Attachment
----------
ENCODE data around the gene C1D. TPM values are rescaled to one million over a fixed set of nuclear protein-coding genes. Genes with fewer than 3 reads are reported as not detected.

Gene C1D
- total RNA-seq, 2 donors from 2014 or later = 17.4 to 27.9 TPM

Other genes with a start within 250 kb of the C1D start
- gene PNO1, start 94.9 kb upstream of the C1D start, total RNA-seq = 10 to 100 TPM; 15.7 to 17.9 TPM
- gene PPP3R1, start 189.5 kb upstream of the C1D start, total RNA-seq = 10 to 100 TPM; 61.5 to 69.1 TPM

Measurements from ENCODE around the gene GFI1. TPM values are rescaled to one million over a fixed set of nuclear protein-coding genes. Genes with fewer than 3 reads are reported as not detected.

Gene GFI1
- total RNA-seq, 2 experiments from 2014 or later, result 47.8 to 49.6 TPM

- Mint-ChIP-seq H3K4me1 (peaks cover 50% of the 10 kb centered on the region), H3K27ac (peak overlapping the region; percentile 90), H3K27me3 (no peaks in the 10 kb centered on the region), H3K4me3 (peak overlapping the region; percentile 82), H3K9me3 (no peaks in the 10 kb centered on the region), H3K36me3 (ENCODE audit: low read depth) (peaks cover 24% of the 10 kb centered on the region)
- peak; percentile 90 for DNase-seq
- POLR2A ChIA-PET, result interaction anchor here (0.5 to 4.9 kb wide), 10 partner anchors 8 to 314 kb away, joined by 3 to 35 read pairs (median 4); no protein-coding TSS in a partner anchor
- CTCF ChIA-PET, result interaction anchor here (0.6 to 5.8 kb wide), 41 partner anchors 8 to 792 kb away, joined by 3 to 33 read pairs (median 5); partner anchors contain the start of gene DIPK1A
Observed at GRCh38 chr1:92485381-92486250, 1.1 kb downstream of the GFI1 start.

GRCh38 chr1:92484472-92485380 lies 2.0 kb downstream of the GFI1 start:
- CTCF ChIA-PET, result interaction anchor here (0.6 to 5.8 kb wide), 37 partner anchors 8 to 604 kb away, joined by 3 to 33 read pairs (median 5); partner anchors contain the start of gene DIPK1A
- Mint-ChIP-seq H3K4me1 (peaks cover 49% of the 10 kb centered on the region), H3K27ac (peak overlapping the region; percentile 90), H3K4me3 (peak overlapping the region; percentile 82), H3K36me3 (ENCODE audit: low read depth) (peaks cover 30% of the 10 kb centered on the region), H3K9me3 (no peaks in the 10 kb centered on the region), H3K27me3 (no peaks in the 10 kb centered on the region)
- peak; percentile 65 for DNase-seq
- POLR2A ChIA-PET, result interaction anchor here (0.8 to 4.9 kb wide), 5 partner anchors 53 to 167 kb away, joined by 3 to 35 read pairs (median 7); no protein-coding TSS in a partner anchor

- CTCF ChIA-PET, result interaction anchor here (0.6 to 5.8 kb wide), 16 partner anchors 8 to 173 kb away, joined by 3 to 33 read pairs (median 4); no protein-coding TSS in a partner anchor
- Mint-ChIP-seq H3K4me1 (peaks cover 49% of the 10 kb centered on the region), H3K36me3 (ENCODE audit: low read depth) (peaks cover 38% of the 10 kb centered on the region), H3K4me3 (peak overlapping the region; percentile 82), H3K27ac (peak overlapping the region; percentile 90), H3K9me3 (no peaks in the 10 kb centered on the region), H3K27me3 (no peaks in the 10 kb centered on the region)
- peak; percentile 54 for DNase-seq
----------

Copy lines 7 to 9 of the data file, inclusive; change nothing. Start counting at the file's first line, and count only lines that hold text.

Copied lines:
Measurements from ENCODE around the gene GFI1. TPM values are rescaled to one million over a fixed set of nuclear protein-coding genes. Genes with fewer than 3 reads are reported as not detected.

Gene GFI1
- total RNA-seq, 2 experiments from 2014 or later, result 47.8 to 49.6 TPM